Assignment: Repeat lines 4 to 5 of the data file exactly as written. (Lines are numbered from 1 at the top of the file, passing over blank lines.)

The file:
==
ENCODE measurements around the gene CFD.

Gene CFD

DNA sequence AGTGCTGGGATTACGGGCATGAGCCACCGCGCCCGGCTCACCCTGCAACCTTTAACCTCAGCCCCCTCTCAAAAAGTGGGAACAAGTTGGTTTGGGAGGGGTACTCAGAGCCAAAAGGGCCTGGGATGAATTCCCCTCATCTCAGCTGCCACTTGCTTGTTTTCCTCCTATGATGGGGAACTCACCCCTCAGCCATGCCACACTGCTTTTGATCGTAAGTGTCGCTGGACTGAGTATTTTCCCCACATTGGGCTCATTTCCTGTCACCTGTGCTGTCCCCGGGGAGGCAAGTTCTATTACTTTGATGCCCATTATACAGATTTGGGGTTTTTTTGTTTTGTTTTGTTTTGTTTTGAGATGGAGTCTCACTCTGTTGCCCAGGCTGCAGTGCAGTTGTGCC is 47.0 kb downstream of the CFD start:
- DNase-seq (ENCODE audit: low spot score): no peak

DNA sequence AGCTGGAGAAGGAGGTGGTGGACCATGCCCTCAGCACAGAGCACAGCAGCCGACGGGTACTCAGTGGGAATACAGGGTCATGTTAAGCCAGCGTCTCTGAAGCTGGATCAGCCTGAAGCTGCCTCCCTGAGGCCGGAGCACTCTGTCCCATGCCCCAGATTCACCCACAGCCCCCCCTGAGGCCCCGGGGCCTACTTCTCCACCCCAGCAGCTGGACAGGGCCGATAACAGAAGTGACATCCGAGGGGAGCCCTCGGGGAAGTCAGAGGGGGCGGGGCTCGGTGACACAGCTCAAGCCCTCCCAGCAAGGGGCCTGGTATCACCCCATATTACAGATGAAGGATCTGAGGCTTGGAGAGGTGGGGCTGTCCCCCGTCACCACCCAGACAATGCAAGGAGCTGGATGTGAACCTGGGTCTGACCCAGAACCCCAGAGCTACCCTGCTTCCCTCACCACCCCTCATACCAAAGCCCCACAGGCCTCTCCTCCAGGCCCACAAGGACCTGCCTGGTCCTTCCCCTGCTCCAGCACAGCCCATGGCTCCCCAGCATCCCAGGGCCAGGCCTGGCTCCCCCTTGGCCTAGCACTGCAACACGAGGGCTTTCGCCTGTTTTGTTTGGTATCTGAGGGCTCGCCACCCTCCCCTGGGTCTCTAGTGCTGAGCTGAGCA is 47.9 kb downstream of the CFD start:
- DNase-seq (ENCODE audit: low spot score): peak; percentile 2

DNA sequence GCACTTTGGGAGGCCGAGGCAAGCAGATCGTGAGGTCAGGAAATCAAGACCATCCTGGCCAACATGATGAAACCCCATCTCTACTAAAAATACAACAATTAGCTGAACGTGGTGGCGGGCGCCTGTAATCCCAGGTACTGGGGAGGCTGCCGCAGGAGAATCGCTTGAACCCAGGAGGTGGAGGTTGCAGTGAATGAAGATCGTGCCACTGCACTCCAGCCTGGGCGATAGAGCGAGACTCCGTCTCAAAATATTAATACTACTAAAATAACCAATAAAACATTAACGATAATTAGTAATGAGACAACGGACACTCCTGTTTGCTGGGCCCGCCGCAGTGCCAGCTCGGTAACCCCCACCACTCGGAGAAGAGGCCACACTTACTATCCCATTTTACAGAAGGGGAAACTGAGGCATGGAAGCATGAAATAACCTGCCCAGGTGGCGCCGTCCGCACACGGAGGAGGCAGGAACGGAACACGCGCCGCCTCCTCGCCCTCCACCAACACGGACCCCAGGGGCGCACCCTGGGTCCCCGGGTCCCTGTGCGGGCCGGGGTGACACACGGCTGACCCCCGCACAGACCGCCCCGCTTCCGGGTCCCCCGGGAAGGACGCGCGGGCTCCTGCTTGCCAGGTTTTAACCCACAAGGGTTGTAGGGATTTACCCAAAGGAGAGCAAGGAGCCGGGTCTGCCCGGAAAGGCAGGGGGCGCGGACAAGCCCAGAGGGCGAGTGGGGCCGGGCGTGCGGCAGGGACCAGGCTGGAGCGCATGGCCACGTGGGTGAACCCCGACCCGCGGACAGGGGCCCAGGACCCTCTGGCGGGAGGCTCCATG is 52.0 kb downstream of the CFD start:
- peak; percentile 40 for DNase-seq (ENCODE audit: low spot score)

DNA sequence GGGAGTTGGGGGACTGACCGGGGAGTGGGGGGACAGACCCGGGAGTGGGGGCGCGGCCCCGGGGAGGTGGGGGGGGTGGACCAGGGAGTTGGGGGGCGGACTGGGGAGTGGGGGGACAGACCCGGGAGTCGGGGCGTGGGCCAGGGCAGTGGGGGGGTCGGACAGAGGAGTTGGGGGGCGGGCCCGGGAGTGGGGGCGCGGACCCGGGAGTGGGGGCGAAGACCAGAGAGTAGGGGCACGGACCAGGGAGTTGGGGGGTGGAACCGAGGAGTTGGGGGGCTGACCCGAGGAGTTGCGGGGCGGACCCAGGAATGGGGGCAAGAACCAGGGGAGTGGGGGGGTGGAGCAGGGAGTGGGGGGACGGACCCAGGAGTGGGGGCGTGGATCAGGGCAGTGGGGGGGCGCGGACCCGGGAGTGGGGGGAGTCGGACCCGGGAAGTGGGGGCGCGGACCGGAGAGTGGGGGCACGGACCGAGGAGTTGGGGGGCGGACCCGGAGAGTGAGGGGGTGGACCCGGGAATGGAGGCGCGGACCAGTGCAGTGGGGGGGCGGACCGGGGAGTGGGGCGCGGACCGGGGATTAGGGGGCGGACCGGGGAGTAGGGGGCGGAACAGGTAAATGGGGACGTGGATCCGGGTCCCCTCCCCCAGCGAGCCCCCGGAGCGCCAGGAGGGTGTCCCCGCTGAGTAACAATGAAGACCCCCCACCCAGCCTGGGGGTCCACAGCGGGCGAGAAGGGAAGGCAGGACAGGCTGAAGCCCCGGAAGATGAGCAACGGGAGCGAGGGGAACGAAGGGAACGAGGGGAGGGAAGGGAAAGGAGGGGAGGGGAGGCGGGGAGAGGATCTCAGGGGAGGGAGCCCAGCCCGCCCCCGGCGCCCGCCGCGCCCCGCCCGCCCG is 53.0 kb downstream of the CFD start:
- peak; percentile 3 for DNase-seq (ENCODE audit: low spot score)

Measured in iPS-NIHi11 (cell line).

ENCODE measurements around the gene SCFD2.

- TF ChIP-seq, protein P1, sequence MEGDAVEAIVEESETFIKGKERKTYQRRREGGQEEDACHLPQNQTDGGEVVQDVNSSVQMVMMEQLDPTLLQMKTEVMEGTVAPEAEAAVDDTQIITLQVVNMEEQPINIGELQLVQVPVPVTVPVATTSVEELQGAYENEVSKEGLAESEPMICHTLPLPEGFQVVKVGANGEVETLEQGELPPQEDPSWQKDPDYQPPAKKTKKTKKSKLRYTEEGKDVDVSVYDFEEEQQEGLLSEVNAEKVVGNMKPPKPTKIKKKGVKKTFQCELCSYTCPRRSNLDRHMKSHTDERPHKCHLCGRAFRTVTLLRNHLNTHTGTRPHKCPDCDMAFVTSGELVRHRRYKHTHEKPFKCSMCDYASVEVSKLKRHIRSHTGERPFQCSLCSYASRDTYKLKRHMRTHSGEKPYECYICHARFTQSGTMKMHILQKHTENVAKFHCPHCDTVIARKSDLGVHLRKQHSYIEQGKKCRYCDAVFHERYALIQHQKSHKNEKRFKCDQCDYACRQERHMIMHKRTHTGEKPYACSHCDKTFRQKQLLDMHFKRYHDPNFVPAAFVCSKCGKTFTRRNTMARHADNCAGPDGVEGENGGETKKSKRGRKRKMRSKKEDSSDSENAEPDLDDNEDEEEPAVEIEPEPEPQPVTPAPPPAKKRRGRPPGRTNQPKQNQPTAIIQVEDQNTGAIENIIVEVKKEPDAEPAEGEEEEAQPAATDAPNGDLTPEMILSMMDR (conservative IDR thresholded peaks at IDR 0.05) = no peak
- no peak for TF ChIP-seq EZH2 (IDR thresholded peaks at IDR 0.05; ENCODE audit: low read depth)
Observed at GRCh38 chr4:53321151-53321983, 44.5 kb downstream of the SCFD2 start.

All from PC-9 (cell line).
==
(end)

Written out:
- DNase-seq (ENCODE audit: low spot score): no peak

DNA sequence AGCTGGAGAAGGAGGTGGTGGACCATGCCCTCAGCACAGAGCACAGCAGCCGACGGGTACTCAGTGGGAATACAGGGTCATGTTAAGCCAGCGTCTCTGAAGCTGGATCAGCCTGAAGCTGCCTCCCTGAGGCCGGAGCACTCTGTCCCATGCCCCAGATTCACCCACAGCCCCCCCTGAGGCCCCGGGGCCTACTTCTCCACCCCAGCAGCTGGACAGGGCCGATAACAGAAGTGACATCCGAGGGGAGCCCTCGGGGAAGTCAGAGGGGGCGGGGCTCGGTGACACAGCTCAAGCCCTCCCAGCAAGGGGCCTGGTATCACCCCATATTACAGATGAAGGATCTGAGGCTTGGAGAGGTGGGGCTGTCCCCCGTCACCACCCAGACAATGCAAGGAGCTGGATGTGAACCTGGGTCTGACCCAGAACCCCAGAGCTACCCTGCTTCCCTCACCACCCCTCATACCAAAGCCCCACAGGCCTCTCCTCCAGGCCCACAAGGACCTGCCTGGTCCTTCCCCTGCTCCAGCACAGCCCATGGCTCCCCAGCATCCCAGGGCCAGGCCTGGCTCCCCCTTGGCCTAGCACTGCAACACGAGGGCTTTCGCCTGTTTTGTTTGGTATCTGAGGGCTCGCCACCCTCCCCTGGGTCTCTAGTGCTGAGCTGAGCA is 47.9 kb downstream of the CFD start: